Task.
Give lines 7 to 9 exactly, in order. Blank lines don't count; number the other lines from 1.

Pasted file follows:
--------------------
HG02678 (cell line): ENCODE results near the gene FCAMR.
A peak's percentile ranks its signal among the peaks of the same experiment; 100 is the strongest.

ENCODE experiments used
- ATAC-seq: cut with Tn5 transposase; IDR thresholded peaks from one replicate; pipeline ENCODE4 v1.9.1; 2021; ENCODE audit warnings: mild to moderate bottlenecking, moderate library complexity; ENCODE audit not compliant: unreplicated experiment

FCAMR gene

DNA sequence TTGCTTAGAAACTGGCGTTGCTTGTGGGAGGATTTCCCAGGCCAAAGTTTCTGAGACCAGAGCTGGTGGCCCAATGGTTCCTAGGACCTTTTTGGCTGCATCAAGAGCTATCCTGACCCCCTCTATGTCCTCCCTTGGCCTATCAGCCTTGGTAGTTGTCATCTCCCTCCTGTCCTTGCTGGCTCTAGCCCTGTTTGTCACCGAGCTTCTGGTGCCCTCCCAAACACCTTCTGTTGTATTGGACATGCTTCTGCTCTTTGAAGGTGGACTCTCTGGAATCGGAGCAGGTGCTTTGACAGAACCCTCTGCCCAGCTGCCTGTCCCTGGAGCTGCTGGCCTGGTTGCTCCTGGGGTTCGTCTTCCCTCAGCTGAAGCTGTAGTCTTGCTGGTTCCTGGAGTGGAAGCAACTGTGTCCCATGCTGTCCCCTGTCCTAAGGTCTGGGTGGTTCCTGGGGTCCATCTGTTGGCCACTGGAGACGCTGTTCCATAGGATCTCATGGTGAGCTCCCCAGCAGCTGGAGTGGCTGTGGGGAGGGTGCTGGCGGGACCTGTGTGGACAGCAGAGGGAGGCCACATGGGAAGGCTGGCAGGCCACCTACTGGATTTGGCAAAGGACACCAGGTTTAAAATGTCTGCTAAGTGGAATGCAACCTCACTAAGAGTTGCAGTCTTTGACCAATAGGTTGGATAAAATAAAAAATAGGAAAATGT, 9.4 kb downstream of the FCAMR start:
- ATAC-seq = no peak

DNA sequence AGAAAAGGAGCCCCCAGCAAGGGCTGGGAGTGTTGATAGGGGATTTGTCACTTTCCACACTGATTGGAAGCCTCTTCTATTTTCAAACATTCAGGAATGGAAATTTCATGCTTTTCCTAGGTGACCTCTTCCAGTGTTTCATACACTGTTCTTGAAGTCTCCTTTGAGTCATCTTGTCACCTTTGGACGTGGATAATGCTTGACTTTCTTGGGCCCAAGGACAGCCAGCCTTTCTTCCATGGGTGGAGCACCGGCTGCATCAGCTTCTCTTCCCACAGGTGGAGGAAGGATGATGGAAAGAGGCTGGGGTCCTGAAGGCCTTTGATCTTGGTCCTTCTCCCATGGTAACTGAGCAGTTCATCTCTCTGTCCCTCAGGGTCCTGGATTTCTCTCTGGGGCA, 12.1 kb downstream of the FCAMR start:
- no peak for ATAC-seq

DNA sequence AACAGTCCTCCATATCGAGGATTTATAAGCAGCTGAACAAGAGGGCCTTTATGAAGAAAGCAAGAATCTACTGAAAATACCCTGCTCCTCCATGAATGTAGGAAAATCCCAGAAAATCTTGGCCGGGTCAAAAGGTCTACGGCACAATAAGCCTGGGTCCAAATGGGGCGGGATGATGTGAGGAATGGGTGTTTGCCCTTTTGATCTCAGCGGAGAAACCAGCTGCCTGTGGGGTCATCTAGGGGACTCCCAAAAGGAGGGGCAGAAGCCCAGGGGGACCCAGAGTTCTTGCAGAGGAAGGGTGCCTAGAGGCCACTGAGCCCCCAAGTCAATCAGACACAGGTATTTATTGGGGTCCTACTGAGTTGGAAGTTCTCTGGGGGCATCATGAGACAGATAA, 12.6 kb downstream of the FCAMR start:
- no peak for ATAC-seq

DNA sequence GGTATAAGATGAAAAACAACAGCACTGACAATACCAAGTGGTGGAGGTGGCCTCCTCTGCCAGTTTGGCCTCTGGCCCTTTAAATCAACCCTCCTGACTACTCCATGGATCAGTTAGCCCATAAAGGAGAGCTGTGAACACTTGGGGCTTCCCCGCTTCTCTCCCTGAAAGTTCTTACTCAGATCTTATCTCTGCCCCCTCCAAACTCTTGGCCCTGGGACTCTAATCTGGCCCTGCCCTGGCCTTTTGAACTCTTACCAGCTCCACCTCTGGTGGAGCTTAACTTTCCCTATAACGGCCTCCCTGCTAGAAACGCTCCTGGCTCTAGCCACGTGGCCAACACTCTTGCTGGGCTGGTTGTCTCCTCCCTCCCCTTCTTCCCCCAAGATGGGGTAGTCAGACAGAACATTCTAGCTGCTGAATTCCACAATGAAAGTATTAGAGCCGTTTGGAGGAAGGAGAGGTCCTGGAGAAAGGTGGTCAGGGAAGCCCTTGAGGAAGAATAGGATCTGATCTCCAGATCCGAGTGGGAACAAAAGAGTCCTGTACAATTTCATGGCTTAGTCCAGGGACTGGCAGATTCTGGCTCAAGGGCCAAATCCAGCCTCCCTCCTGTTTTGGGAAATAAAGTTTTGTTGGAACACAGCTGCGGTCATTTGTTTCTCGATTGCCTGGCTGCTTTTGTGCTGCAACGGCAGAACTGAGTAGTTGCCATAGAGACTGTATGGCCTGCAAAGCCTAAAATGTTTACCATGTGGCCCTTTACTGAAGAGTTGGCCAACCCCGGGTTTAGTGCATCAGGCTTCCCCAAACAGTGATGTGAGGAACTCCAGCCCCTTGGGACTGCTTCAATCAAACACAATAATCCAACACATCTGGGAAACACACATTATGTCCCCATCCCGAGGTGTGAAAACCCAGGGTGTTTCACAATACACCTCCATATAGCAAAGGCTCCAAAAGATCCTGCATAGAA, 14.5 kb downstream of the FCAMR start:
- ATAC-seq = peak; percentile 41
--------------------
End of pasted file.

- ATAC-seq = no peak

DNA sequence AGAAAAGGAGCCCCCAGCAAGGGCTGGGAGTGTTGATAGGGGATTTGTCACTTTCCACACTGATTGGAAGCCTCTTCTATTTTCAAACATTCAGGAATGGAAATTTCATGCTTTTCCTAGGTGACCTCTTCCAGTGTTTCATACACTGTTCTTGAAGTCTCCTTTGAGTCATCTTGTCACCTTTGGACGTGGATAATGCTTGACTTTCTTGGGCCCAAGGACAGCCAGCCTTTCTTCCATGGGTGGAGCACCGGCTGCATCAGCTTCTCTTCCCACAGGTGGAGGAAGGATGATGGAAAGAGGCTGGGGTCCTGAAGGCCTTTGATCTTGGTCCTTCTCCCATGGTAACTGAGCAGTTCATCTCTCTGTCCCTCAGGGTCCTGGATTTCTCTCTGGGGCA, 12.1 kb downstream of the FCAMR start:
- no peak for ATAC-seq